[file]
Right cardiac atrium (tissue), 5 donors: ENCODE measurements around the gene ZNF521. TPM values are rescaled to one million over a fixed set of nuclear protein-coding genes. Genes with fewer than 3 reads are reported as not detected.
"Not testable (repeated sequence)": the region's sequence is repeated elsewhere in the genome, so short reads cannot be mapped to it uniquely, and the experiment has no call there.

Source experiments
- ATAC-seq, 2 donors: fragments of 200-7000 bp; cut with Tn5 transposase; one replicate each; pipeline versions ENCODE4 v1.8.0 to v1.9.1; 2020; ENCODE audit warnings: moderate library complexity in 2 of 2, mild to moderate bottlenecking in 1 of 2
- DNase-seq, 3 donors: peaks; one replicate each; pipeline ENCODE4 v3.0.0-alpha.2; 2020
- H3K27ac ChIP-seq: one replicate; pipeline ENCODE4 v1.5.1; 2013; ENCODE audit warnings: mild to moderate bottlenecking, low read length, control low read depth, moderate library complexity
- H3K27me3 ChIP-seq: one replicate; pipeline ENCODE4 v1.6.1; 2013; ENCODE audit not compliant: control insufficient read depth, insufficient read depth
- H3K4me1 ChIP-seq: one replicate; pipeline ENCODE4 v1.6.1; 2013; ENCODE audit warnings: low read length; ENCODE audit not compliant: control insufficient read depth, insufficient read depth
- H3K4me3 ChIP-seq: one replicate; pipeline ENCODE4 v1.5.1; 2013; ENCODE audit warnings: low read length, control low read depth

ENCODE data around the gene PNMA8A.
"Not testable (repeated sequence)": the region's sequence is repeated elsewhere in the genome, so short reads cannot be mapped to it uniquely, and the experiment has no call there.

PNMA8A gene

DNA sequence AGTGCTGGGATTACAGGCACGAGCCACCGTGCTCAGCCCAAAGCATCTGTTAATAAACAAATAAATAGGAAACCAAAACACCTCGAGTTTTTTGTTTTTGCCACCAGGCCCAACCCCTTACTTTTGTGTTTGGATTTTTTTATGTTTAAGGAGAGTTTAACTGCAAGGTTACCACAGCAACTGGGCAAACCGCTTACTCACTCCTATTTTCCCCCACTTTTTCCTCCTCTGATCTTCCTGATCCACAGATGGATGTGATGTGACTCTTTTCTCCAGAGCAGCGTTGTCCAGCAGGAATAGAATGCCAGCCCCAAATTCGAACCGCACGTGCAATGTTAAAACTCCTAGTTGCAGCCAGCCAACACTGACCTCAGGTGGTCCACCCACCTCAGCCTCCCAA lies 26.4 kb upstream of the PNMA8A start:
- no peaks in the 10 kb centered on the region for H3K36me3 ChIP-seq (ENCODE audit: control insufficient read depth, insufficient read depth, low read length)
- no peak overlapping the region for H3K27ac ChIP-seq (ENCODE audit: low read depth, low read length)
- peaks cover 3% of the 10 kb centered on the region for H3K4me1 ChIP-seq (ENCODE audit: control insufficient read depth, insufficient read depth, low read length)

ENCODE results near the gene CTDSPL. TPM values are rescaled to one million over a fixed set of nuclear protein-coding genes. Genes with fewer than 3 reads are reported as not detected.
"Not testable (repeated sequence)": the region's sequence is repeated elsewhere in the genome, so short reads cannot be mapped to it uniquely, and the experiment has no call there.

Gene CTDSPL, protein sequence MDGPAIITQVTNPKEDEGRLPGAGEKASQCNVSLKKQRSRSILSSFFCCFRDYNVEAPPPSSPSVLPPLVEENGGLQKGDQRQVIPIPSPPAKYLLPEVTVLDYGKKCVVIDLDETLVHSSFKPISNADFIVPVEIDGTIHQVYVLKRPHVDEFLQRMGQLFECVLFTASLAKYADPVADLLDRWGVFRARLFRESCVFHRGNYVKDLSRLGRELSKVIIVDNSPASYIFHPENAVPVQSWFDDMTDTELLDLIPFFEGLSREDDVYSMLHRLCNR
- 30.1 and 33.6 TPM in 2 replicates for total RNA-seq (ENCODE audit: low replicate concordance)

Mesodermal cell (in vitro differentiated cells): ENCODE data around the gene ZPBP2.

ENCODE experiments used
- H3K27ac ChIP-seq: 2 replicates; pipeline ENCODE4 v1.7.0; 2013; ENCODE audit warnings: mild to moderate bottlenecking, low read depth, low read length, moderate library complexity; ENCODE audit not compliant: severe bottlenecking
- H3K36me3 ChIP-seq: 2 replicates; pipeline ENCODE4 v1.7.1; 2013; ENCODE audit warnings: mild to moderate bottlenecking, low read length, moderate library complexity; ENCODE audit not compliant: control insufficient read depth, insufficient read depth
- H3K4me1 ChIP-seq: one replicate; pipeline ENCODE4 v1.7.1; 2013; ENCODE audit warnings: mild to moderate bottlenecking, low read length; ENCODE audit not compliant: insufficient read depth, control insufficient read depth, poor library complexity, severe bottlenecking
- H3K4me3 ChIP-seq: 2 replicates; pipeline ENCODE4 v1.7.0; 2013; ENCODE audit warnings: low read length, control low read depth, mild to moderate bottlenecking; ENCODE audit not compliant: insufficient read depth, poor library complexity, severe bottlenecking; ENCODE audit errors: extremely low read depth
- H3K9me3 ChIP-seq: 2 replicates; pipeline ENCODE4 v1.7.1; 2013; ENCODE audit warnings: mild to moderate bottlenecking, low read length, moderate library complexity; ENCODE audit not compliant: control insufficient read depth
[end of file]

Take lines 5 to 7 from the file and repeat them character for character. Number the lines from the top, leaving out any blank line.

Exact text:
- DNase-seq, 3 donors: peaks; one replicate each; pipeline ENCODE4 v3.0.0-alpha.2; 2020
- H3K27ac ChIP-seq: one replicate; pipeline ENCODE4 v1.5.1; 2013; ENCODE audit warnings: mild to moderate bottlenecking, low read length, control low read depth, moderate library complexity
- H3K27me3 ChIP-seq: one replicate; pipeline ENCODE4 v1.6.1; 2013; ENCODE audit not compliant: control insufficient read depth, insufficient read depth